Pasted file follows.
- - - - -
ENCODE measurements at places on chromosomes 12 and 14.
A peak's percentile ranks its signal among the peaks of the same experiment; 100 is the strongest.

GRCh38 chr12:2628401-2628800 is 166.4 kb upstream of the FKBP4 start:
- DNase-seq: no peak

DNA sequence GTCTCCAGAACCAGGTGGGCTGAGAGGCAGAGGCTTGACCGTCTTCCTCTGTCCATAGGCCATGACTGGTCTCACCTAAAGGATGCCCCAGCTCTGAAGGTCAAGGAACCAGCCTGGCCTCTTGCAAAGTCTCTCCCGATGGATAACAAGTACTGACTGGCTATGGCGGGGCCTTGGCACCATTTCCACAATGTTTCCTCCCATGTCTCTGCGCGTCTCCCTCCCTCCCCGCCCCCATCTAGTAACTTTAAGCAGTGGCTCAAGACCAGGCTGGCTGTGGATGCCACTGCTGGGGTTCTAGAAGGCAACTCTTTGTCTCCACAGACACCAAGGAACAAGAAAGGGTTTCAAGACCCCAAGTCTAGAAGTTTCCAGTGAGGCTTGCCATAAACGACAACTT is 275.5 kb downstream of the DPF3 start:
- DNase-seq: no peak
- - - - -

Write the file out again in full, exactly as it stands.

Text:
ENCODE measurements at places on chromosomes 12 and 14.
A peak's percentile ranks its signal among the peaks of the same experiment; 100 is the strongest.

GRCh38 chr12:2628401-2628800 is 166.4 kb upstream of the FKBP4 start:
- DNase-seq: no peak

DNA sequence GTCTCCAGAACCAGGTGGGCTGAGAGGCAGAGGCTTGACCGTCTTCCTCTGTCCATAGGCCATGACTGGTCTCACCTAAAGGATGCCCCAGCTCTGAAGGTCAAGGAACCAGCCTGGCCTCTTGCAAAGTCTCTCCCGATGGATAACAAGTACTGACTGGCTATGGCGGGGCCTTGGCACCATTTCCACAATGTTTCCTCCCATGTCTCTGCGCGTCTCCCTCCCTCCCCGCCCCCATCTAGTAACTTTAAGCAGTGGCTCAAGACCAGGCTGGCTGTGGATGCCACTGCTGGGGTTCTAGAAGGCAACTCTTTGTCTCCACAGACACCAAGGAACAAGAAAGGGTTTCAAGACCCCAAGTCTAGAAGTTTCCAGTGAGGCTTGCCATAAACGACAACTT is 275.5 kb downstream of the DPF3 start:
- DNase-seq: no peak